Updated on 24 July 2013
NIH grants $27 mn to promote genome sequencing as part of the National Human Genome Research Institute's (NHGRI) Clinical Sequencing Exploratory Research (CSER) program
Singapore: National Institute of Health (NIH) has awarded four grants for up to four years to multidisciplinary research teams to explore the use of genome sequencing in medical care. The awards total approximately $6.7 million in the first year and, if funding remains available, approximately $27 million in total.
The areas of research being pursued by these new projects include using genome sequencing to inform couples about reproductive risks, determining the genetic causes of childhood developmental delays and communicating findings to parents, and detecting genomic alterations that can lead to cancer. The new grants are funded as part of the National Human Genome Research Institute's (NHGRI) Clinical Sequencing Exploratory Research (CSER) program.
"Since the first round of CSER program awards were announced in 2011, the use of clinical genome sequencing has seen tremendous growth," said Dr Bradley Ozenberger, CSER program director and deputy director of the Division of Genomic Medicine at NHGRI. "Genome sequencing has vast potential to uncover new targets for therapy. We're continuing to learn how best to use genome sequence data to understand disease susceptibility and causation, and to advance treatment."
The use of clinical genome sequencing has increased due to the advent of more efficient methods for DNA sequencing, but many obstacles remain to its routine use. Some physicians typically lack experience and education in the use of genomic information, said Dr Ozenberger. At the same time, some patients don't fully understand what genomic information can tell them. Many people may be reluctant to find out what information resides in their genome, he said.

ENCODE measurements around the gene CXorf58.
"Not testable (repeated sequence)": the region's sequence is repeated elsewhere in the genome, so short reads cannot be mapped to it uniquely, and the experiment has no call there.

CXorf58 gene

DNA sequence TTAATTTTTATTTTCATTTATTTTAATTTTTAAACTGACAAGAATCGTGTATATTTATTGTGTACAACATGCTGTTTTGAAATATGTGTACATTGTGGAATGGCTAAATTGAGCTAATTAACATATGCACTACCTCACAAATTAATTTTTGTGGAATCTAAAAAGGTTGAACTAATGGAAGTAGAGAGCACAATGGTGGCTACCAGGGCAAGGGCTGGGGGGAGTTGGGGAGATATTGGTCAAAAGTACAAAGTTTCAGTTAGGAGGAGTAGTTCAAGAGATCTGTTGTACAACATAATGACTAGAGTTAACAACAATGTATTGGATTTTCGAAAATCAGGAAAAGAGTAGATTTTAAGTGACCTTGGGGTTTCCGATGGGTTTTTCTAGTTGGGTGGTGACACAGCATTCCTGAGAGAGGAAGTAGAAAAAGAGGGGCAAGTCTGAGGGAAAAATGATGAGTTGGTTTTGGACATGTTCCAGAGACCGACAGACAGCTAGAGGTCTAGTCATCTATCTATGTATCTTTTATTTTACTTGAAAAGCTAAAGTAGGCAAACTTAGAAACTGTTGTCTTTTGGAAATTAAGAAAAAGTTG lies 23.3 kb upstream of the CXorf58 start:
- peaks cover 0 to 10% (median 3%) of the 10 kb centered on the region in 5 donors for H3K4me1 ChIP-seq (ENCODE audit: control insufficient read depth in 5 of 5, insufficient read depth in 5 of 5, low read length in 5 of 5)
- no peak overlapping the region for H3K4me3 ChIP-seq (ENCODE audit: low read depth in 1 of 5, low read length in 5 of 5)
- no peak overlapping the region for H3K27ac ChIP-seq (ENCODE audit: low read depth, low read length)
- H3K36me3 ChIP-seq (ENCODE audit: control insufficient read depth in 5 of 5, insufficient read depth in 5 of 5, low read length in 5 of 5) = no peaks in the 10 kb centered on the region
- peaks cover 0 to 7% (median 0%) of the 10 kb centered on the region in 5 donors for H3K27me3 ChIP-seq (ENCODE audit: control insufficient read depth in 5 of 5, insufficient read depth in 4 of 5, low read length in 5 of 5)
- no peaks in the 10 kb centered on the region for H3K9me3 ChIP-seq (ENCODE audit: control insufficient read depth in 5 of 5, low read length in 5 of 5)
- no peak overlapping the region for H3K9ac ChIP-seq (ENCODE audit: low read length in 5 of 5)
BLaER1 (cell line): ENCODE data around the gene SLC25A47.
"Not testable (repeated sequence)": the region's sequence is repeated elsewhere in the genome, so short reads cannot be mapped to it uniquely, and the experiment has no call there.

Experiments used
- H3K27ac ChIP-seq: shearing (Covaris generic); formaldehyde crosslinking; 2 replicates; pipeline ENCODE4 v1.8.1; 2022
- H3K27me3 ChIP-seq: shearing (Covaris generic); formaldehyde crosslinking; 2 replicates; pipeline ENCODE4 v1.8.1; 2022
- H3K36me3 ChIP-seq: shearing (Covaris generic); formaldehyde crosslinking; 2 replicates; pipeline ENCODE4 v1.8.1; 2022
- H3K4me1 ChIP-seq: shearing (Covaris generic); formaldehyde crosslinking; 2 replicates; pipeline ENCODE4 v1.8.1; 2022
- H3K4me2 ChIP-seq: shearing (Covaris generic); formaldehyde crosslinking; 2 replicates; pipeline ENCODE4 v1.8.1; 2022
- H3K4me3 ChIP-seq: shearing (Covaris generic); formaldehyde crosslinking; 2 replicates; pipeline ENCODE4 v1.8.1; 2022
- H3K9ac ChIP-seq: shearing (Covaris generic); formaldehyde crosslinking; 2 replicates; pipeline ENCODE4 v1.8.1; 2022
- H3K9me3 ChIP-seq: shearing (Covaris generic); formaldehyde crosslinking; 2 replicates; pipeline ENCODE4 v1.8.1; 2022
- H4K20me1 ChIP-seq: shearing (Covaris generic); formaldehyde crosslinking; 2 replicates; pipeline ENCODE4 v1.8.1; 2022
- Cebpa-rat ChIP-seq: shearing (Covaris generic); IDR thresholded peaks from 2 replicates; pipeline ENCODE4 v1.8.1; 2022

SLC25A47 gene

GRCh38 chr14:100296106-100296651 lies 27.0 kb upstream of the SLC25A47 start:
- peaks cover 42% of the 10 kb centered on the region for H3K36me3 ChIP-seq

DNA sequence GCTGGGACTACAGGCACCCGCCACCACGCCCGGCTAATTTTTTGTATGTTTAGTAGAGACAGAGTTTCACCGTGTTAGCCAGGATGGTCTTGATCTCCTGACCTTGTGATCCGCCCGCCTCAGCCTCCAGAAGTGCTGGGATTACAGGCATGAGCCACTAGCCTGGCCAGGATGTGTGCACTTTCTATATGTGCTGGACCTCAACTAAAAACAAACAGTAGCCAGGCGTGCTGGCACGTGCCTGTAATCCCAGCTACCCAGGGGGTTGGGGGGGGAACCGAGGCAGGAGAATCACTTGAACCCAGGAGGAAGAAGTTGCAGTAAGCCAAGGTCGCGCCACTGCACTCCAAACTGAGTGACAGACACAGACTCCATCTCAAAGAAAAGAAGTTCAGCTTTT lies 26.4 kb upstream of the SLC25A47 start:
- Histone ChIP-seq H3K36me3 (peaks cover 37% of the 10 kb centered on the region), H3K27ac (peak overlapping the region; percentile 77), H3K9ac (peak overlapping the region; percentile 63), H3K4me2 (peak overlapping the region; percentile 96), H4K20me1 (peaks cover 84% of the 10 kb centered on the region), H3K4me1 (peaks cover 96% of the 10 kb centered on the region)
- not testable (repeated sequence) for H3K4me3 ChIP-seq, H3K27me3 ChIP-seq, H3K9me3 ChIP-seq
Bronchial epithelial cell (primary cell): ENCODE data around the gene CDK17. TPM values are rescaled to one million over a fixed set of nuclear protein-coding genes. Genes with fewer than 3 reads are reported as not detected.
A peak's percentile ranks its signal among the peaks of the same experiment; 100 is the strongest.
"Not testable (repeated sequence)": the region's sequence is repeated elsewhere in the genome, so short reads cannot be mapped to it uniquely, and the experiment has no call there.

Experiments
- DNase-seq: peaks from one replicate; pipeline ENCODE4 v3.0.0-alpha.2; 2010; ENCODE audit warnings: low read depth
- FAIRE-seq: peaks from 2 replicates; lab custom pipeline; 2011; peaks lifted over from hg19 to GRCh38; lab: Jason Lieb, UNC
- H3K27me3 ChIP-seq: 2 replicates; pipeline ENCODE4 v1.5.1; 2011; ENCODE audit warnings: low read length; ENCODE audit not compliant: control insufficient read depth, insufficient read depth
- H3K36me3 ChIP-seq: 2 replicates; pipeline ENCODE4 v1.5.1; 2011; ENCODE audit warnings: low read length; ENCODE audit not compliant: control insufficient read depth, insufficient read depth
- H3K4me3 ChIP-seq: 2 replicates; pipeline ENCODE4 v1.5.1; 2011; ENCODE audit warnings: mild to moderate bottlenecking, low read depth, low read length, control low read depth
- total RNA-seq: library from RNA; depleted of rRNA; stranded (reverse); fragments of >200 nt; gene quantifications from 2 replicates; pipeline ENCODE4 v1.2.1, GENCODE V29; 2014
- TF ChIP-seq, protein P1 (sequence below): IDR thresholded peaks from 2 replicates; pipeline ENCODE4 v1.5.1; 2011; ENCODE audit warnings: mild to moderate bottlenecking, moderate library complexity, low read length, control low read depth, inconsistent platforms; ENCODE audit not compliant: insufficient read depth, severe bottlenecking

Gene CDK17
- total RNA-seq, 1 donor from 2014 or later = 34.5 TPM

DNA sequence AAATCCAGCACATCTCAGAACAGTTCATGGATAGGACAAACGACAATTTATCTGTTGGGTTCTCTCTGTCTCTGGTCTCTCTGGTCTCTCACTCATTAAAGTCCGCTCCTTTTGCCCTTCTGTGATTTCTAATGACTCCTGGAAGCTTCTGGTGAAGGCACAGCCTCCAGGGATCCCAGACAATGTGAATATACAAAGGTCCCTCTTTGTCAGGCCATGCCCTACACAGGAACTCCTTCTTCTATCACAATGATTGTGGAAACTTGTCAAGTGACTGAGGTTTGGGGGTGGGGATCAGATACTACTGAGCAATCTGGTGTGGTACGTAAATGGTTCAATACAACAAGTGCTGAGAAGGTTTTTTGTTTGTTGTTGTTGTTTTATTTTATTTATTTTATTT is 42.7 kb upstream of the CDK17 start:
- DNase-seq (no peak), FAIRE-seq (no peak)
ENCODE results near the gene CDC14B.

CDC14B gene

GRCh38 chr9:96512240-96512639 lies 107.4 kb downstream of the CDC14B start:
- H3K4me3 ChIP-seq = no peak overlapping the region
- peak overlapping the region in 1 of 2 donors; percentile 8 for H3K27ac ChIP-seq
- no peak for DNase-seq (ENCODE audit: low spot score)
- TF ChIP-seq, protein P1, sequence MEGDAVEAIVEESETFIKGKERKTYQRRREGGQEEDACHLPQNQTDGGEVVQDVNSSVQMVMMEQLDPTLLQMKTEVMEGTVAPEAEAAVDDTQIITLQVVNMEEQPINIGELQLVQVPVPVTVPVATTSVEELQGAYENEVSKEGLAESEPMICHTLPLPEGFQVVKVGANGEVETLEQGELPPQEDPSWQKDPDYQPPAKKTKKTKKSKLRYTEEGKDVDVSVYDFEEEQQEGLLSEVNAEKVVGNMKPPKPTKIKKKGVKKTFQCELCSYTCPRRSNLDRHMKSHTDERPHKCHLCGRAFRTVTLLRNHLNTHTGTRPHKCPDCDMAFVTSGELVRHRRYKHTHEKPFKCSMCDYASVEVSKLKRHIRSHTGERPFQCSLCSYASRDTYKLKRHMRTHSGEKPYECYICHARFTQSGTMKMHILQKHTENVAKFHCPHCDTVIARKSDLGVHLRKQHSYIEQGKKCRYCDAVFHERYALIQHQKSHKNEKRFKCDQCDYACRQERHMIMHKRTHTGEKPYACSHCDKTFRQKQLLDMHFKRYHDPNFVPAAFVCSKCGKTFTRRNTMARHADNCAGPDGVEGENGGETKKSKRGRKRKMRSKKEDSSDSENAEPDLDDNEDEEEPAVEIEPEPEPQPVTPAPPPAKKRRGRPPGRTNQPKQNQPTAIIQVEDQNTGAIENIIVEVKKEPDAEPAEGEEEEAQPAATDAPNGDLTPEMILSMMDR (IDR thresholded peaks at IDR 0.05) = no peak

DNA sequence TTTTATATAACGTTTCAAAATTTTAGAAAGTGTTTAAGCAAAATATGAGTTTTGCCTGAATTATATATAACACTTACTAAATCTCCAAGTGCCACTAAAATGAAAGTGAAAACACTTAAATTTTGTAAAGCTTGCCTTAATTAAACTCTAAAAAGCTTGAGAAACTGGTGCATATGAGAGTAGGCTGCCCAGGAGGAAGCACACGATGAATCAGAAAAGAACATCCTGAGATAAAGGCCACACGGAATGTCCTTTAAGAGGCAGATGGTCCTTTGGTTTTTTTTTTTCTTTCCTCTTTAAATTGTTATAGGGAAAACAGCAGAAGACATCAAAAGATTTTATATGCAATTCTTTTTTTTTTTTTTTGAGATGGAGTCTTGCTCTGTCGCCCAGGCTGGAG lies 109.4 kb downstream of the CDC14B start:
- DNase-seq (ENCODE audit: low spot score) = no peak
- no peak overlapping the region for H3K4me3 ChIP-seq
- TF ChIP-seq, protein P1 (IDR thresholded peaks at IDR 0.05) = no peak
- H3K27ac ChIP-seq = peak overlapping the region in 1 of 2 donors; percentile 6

"It's not enough to understand the scientific issues related to the medical applications of genomics. Researchers must also examine how best to discuss genome sequencing results and their potential implications with doctors, patients and caregivers," said Dr Jean McEwen, program director for the Ethical, Legal and Social Implications program in the Division of Genomics and Society at NHGRI.
The project will examine the use of whole-genome sequencing in informing couples, before they conceive a child, about their potential carrier status for genetic disease. They will compare women and their partners who receive preconception genetic testing to those who receive whole-genome sequencing in addition to the testing. Scientists will look for genetic mutations for about 100 rare conditions and expect to enroll 380 people in the trial. Couples with mutations that put children at risk for a condition will work with a genetic counselor and complete surveys to help researchers develop useful approaches to presenting information to patients.